Earlier this year the Australian and New Zealand College of Anaesthetists launched a review of its guidelines on fatigue to address the growing issue of doctor burnout.
Burnout rates and dissatisfaction rates amongst doctors are at an all-time high. Overseas the studies show that around half of doctors consider themselves ‘burnt out’, and the figures are estimated to be similar here in Australia.
Many doctors working ‘unsafe’ hours
In fact, a 2016 audit by the Australian Medical Association (AMA) found that 53 per cent of Australian hospital doctors were on rosters that placed them at significant or higher risk of fatigue, and stress. It also found that many are working unsafe hours — some more than 70 hours in a single shift.
For the purposes of the AMA audit, 716 salaried doctors and doctors-in-training were asked to keep an online diary of their work hours, on-call hours and sleep time over a one-week period. The results showed that Intensive care physicians and surgeons were the most stretched. One doctor reported working an unbroken 76-hour shift, alongside others who endured shifts of between 53 and 72 hours.
Junior doctors were seriously affected, often working long hours as well as trying to balance study and exams with the continual demands of learning on the job in high pressure circumstances, placing them at high risk of mental and physical exhaustion.
Compromise to doctors’ wellbeing and patient care
The AMA was shocked at the findings, despite the fact that the 2016 study did show improvements of previous years. Extended shifts and uncompromising workloads not only put doctors under enormous stress, but also, ultimately, have the potential to compromise patient care. After it released the findings of its audit, the AMA called on the Australian on State and Territory Governments to better structure rosters and improve staffing levels to ensure safer workplaces for doctors. In 2016, the AMA also revised its National Code of Practice for Hours of Work, shift work and Rostering for Hospital Doctors. This code provides practical guidance on how to manage fatigue, and eliminate or minimise the risks associated with shift work and extended working hours.
The AMA wants this code to be adopted as the minimum standard by all States and Territories in an attempt to better look after health professionals, and reduce the high levels of stress and fatigue, that can lead to burnout and depression and also to stop talented people from leaving the profession.
How many hours are too many?
As much as the responsibility for rostering and managing doctor working hours lies in the hands of hospital administrators, doctors are also encouraged to prioritise self-care outside of working hours, and just as importantly, while on the job.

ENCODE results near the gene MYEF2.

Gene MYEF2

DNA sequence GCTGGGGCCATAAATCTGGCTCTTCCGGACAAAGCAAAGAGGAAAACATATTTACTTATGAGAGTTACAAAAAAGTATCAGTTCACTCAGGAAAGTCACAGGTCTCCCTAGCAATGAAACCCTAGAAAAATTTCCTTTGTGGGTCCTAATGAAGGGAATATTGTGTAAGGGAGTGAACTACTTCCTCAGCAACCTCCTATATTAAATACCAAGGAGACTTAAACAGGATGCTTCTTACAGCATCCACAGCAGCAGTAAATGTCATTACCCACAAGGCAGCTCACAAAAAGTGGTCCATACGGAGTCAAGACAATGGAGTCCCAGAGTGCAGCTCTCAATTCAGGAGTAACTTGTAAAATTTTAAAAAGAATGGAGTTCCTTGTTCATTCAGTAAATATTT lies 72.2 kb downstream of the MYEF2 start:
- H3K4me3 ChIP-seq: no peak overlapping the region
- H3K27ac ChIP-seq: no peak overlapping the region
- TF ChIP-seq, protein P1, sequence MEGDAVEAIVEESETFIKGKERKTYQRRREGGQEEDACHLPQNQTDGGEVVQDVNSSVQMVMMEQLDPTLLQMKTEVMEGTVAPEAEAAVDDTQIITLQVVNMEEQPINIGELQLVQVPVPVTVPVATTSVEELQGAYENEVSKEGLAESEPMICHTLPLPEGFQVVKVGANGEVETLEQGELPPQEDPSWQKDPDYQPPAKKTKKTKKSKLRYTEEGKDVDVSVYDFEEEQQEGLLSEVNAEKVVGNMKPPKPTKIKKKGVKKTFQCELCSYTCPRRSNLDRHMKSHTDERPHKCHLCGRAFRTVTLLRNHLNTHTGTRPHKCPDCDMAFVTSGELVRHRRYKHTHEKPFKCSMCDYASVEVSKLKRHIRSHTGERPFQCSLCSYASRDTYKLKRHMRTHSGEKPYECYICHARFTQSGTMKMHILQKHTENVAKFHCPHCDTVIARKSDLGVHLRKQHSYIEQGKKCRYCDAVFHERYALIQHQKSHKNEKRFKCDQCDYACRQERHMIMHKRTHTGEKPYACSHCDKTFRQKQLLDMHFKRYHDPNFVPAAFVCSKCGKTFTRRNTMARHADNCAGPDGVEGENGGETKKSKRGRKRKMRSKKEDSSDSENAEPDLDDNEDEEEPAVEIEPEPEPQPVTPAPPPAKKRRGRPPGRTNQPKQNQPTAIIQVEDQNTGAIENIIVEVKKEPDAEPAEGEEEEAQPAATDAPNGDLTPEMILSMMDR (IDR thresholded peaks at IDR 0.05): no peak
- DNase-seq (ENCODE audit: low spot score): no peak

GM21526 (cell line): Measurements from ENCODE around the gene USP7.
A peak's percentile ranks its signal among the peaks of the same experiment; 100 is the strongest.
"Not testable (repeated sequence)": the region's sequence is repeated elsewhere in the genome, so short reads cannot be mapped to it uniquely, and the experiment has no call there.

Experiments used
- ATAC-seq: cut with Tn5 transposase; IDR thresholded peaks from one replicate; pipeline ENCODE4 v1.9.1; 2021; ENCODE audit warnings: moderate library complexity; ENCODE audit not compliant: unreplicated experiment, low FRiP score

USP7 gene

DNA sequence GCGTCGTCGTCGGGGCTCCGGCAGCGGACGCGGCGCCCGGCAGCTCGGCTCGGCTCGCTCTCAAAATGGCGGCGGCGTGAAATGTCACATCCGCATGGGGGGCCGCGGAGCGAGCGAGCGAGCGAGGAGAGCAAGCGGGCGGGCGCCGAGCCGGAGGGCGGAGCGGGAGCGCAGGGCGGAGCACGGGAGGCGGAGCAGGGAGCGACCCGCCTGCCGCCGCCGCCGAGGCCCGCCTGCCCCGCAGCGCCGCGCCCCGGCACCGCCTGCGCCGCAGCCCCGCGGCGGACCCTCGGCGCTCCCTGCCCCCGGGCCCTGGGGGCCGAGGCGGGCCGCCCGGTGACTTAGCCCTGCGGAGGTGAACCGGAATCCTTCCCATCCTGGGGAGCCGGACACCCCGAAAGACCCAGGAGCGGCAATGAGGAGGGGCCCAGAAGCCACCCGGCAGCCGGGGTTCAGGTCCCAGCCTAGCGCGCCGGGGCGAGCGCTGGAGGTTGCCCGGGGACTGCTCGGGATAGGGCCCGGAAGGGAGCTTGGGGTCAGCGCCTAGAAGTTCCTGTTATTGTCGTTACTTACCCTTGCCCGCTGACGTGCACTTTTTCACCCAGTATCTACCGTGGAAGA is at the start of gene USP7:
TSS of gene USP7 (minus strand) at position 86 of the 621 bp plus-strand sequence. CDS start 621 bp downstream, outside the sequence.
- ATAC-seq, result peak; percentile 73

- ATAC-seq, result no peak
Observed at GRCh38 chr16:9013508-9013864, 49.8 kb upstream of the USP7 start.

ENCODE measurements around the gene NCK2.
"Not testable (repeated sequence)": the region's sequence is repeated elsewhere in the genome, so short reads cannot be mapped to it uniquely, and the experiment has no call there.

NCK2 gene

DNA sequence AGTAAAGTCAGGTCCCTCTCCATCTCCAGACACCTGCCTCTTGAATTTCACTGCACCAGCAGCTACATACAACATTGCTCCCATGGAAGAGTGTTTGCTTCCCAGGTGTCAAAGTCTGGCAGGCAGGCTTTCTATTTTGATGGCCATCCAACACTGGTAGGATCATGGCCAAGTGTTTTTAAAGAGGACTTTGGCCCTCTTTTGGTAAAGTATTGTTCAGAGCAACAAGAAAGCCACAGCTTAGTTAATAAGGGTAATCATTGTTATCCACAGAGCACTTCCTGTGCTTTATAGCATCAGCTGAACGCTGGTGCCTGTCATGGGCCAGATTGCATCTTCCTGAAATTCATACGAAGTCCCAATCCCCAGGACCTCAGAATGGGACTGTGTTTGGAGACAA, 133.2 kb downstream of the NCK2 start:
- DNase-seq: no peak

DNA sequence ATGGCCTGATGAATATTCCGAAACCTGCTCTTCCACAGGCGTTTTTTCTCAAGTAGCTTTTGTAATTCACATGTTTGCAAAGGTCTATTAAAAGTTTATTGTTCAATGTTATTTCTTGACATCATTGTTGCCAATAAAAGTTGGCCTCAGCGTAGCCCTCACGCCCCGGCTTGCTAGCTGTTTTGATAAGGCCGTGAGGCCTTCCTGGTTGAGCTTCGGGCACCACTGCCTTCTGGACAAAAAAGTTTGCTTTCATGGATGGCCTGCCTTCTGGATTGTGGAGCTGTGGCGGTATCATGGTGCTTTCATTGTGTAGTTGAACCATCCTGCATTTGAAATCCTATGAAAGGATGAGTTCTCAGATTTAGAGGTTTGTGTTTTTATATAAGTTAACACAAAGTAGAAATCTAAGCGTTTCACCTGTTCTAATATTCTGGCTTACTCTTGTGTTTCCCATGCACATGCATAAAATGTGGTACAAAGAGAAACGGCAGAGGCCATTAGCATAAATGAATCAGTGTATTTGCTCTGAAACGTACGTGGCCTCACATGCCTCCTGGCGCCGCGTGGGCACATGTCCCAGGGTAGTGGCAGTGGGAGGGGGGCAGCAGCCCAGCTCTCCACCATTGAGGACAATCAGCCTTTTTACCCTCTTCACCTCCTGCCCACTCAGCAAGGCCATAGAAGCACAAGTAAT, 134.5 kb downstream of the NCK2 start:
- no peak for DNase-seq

In Australia, the standard full-time working week is between 35-40 hours. Any doctor working well beyond that, is doing too many. While obviously working as a doctor, it is not always easy to just ‘clock off’ – patients require care, however, doctors are asked to ensure they do what they can to take regular breaks while on shift. Obviously, particularly for junior doctors there is also a desire to get ahead and many would never admit to struggling to cope with long hours and gruelling shifts for fear of creating ‘career suicide’.
But mental health amongst doctors is a growing area of concern and there is no doubt that the pressure of the job, with little down time between shifts, is a major contributing factor. Managing stress is vital, and requires paying attention to wellness needs such as sleep, nutrition, exercise, spiritual pursuits, and interactions with family and friends.
However, one doctor from the United States wrote in an opinion article published in Frontiers in Pediatrics that his pursuits of work-life balance that “actually added additional, often unrealistic, expectations to already stressful lives.”
Is work-life balance a myth?
Dr Andreas Schwingshackl, M.D. an assistant professor in paediatrics at the University of California, Los Angeles, and Mattel Children's Hospital in Los Angeles, CA suggested that traditional methods of seeking work-life balance implied that “life is good and work is bad.” For him, this set up an unhealthy internal conflict, until he learned a way to reconcile the two.
“Once I was able to integrate rather than separate all my daily activities, [and] harmonize rather than divide my time not only between work and life but also between clinical care and research, the pursuit of balance shifted from work-life to life-nature-universe. The result was an overwhelming daily feeling of balance,” Dr. Schwingshackl explained.
Obviously, we each have different tolerance levels for stress and also different ways of dealing with it. If you feel at risk of burnout, depression or high levels of stress, seek help.
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